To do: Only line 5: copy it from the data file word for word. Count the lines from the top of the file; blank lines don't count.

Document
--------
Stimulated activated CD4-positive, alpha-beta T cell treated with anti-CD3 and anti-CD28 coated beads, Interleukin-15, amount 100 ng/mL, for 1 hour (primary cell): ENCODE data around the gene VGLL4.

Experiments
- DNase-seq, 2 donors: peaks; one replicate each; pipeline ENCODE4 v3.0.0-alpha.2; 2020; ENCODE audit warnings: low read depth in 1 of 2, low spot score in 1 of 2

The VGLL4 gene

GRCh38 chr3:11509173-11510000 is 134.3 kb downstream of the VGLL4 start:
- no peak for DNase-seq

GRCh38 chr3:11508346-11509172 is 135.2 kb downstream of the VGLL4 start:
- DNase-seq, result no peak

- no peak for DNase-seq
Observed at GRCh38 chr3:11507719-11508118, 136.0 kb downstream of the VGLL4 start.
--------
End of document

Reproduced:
GRCh38 chr3:11509173-11510000 is 134.3 kb downstream of the VGLL4 start: